Posted by Ken from Ft. Worth, TX on April 27, 2007 6:07 PM

YES i believe Peter Pettegrew stand up to Voldemort. But that may not be true.

Posted by Jojo from USA on April 29, 2007 07:13 AM

Dont Ron and Mr.Weasley have a to Harry? He saved both of them. No, that any of this matters, i just wanted to point it out that in the 7th book they may factor into it.

Posted by Emily from Wisconsin on May 5, 2007 11:56 AM

I have a theory about this topic. do you all remember when harry was telling dumbledore about the events in the graveyard in book 4? when harry told the part about how wormtail gave his hand "ingly" (flesh of the servant, ingly given) and as harry was talking, dumbledore had a look of triumph on his face for the briefest of instants. well, I think that look was because wormtail owes his life to harry, so he didn't really give his flesh ingly. something went wrong with voldemorts transformation, and I am sure that this is going to come up in the 7th book.

Posted by bob from harlem, NY on May 6, 2007 12:12 PM

I think we see too many life s. Life is something very specific. When Harry decided that Pettigrew shouldn't be ed, he really was the one that had Pettigrew's in his hands. Pettigrew was an awful criminal. If he hadn't escaped, he would most probably have been kissed by a Dementor.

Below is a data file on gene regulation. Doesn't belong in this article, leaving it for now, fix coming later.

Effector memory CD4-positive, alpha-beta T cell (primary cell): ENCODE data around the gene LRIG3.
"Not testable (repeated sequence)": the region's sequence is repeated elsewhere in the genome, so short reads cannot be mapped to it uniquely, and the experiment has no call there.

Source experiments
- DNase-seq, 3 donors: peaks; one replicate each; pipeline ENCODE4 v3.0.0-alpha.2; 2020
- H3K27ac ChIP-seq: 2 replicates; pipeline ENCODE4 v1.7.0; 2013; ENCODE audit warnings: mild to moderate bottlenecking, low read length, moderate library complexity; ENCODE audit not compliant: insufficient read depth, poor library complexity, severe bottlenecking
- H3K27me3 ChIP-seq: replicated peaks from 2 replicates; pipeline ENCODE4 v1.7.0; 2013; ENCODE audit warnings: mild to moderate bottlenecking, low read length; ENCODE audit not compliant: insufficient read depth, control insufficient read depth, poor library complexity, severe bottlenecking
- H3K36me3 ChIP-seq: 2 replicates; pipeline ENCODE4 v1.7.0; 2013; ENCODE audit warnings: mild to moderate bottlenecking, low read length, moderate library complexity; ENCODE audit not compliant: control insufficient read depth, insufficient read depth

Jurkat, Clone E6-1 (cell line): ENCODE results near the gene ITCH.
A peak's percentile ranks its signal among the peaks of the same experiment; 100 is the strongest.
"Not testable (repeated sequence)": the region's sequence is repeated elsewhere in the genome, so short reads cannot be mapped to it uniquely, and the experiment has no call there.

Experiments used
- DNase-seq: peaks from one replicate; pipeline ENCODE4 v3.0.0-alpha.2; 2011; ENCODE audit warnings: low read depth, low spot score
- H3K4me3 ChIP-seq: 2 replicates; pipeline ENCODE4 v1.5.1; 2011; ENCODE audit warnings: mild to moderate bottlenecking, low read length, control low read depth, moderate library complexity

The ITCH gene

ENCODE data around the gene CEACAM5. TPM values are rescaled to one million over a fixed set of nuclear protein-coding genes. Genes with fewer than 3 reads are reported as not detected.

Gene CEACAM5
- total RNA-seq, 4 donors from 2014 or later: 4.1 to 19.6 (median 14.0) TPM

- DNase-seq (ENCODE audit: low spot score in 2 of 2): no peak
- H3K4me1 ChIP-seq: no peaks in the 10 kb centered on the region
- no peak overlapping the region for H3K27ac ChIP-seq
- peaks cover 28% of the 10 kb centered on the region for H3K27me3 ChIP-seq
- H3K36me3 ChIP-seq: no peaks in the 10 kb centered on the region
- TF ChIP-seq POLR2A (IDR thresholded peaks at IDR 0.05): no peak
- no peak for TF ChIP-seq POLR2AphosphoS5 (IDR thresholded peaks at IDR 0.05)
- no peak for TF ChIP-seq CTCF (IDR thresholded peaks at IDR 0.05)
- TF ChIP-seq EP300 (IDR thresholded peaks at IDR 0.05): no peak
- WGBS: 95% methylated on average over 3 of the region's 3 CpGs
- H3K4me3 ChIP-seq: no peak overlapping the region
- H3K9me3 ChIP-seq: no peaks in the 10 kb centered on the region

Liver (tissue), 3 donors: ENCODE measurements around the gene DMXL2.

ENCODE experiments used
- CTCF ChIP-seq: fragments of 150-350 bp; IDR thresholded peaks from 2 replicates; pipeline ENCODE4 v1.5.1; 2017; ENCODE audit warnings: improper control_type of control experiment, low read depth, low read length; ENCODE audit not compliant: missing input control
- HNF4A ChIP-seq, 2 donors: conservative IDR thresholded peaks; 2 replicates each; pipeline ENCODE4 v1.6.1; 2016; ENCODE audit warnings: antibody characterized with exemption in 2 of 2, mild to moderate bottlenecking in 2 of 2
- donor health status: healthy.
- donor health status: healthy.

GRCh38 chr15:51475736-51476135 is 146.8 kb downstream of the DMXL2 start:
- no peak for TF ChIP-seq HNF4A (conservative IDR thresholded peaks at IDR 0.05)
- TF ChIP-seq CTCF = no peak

Saving someone from an accidental should not earn you a life . If it was so, then Ron would owe his father a life , and maybe Harry would owe something to Dumbledore and Hermione, and Hermione to Harry (the troll), and Ron to Harry (the bezoar), and Mr Weasley to a bunch of people who helped him being cured (the snake), and so on.

Posted by herve from strasbourg on May 7, 2007 07:03 AM

Herve, I think you are right that a life arises from something deliberate rather than accidental. I also think a life only comes into play with someone who would otherwise not have good intentions. In other words, Hermione would not need a life to Harry, to act in his best interest, it is in her nature to do so. However, Pettigrew's actions would be influenced by the life , in ways he might not be inclined to act without it.

Posted by Patty from Quincy MA on May 7, 2007 5:27 PM

The idea about Snape performing the unbreakable vow with Dumbledore definitely intrigued me, but it makes me wonder how no one knew Dumbledore's reasons for trusting Snape (if this did happen), as someone would have needed to be the 'bonder' and therefore would have observed the vows made...

Posted by Gina g on May 9, 2007 10:16 AM

Gina: That person was most likely sworn to secrecy, or perhaps, it was someone who doesn't talk to people a lot, like Aberforth...

Posted by Dave Haber from Los Angeles, CA on May 9, 2007 3:32 PM

I sincerely doubt that Albus Dumbledore would perform have Snape perform an unbreakable vow.

Dumbledore is a believer in choice, he tells Harry that it is his choices which make him what he is. In the tower, Albus tries to convince Draco not to him, he did not stop him with magic, he tries to reason with him and to give him options, but THE CHOICE is always Dracoís.

Dumbledore believes in Snape, he trusts him, I donít think Albus would hinder anybodyís use of free .

Posted by Emilio from Mexico City, Mexico on May 10, 2007 10:47 AM